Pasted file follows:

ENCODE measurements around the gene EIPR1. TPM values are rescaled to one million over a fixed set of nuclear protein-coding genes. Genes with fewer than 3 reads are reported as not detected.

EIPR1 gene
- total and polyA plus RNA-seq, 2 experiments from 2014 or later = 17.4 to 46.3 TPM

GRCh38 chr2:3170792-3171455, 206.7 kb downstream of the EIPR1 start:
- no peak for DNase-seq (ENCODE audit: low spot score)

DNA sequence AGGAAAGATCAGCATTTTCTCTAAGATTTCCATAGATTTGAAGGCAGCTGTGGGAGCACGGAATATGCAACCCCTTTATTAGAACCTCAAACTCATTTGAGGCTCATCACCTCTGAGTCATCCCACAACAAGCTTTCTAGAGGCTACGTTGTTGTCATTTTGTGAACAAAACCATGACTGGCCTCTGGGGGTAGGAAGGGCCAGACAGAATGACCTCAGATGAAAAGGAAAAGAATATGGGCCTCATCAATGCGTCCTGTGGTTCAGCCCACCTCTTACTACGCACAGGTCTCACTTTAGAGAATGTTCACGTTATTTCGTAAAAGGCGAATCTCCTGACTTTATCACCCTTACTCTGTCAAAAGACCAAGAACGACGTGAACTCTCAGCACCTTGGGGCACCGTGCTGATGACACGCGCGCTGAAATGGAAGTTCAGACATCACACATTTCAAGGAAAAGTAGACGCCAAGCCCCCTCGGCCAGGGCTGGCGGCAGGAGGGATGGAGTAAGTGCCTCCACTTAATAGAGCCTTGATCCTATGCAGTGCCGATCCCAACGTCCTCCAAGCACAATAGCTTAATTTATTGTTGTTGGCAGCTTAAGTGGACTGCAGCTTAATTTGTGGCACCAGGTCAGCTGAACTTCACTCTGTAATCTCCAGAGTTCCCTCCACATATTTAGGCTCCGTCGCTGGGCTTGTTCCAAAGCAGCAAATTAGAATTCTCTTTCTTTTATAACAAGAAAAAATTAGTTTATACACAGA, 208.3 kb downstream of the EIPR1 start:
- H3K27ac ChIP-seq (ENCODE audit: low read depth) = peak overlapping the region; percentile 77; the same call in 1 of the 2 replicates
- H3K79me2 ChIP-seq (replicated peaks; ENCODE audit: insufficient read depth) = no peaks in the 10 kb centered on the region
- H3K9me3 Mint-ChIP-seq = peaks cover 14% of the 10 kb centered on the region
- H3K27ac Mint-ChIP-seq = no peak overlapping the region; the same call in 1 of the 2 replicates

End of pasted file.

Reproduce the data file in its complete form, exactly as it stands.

ENCODE measurements around the gene EIPR1. TPM values are rescaled to one million over a fixed set of nuclear protein-coding genes. Genes with fewer than 3 reads are reported as not detected.

EIPR1 gene
- total and polyA plus RNA-seq, 2 experiments from 2014 or later = 17.4 to 46.3 TPM

GRCh38 chr2:3170792-3171455, 206.7 kb downstream of the EIPR1 start:
- no peak for DNase-seq (ENCODE audit: low spot score)

DNA sequence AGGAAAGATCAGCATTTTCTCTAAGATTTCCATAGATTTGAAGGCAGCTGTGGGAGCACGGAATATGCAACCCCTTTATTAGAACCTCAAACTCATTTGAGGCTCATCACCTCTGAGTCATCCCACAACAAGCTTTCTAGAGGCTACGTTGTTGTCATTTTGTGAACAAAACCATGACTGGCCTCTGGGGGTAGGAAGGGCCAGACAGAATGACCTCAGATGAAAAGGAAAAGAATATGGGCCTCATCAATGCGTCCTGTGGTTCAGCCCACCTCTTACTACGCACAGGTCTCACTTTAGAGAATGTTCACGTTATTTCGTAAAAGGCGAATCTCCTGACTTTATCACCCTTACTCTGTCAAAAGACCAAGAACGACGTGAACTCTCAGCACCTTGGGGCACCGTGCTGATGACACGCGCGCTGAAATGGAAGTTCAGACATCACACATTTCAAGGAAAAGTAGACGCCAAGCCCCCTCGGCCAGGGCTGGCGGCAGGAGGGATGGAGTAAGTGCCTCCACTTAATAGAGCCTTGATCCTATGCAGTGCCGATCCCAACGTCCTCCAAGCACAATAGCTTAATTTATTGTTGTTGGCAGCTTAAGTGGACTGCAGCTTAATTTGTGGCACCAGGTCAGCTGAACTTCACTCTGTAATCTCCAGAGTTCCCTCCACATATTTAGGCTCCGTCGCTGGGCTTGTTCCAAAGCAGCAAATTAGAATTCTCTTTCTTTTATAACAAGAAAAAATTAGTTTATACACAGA, 208.3 kb downstream of the EIPR1 start:
- H3K27ac ChIP-seq (ENCODE audit: low read depth) = peak overlapping the region; percentile 77; the same call in 1 of the 2 replicates
- H3K79me2 ChIP-seq (replicated peaks; ENCODE audit: insufficient read depth) = no peaks in the 10 kb centered on the region
- H3K9me3 Mint-ChIP-seq = peaks cover 14% of the 10 kb centered on the region
- H3K27ac Mint-ChIP-seq = no peak overlapping the region; the same call in 1 of the 2 replicates